We have had very successful JVs for 18-20 years. In India JVs can work if you learn relationship management. And relationship management is the job of the top man in the company or group. In our group, I have to do it. The basic idea is to create trust and confidence. Then leverage it and use the reach of the global partner to access overseas markets and/ or superior technology. Today Kalyani Sharp is the largest exporter of consumer electronics products in India ? higher than BPL or Videocon. We export about 1,500 VCPs per day to the USA. And what we can contribute to the JV is our knowledge of the domestic markets and our strong presence in the local markets. The very important step towards building up the trust is that the Indian partners will have to be totally transparent. Foreigners are also very finicky about time schedules and no "chalta hai" business will do for them. Then there are small gestures. Which go a long way to build relationships ? like having board meetings at the JV partner?s office. This also enables one to network at the head quarters of your JV partner.

Q. What is the agenda you would like to set for the new government and the new finance minister?

First and foremost the government will have to control the fiscal deficit. Long term growth is finally dependent on the same. Secondly, I would like to see some real reforms in the financial markets especially in the following areas:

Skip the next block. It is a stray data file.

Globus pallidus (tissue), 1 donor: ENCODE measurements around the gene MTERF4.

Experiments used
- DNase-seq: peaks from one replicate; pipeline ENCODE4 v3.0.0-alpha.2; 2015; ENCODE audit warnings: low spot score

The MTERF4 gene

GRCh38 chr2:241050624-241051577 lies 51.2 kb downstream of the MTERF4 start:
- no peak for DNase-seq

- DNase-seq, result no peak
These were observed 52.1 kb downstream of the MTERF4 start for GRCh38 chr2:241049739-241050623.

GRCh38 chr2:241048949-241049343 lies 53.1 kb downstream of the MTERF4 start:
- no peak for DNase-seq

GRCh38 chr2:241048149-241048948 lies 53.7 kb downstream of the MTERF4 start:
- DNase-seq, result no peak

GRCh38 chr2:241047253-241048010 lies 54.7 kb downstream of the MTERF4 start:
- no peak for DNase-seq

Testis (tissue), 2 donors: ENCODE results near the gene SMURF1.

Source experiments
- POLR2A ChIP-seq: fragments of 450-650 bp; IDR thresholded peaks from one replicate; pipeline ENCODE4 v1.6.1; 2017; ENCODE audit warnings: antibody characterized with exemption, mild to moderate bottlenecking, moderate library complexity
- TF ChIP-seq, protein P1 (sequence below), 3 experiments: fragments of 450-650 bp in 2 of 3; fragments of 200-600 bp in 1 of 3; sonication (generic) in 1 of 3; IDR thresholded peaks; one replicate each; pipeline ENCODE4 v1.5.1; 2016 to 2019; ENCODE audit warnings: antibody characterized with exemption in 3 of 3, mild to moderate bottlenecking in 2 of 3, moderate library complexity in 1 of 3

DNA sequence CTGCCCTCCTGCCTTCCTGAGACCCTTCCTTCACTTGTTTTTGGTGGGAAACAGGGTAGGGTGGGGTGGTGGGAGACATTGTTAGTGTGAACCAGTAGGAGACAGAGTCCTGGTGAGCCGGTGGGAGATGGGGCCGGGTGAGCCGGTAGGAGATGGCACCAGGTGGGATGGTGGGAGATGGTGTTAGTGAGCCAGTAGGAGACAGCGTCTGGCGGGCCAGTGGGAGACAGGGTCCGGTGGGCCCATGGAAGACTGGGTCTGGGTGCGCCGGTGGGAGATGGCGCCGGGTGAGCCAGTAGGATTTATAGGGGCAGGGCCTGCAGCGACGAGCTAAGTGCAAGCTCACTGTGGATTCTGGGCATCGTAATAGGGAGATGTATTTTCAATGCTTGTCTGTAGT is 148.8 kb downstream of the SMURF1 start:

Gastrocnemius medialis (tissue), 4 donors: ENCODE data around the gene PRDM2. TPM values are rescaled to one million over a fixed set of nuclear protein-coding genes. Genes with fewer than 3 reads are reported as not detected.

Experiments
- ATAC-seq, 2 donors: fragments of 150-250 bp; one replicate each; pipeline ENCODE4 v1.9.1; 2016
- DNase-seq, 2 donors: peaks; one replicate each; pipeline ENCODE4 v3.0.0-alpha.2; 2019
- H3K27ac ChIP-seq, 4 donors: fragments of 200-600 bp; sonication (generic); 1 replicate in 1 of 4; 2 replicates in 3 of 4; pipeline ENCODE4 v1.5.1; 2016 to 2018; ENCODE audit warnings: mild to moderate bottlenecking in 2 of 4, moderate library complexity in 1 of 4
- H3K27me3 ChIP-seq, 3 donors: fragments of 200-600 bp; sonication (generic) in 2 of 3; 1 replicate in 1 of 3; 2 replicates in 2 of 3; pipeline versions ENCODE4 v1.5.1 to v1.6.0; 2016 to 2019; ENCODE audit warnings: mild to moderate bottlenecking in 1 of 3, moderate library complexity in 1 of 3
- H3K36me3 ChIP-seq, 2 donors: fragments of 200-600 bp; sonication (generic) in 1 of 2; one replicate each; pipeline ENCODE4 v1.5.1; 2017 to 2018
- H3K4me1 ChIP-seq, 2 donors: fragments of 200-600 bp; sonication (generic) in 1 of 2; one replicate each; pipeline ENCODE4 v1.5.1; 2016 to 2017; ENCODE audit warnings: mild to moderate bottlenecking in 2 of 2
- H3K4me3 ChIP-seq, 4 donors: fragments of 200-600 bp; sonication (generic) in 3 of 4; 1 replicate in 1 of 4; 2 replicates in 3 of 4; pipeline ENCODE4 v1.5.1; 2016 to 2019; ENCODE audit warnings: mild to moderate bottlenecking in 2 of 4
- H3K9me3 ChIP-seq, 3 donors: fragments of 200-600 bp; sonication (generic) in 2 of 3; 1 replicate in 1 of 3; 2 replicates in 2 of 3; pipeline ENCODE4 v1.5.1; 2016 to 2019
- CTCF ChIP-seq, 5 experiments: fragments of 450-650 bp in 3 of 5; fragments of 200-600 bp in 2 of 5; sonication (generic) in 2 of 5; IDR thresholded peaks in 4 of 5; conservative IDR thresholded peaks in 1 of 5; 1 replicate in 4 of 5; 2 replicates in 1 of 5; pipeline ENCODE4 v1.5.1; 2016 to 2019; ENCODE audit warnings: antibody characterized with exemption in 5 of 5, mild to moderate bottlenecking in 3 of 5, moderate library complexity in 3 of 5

• Infrastructure and policy to deal with the NPAs. If this is not tackled fast, then India can enter into stagflation like Japan. Today the NPA levels in the banking system are assuming abnormal proportions.
  • Free banking system for real competition. Change the risk-reward profile dramatically by lowering interest rate. What is the big deal in a bank Chairman investing in gilts when flushed with liquidity! Bring pressure on the manager?s to perform.
  • Deregulate the insurance and savings sectors and convert these assets into productive investments. These are the only source of long term funds.

And finally, develop or channelise large investments into the infrastructure sector investments need not be unviable. For example, at CII we see a tremendous potential in water supply schemes by various municipalities.

Q. How do you propose to get rid of the NPAs? Isn?t it easier said than done?

There are 150 steel companies still in the books of FIs and banks. Most of these companies are bankrupt and sick. If the bad lots are not taken out, then the good companies will start to suffer and credit flow to large sectors will dry up. Maybe asset-restructuring companies can be floated and the assets sold at a few cents to a dollar.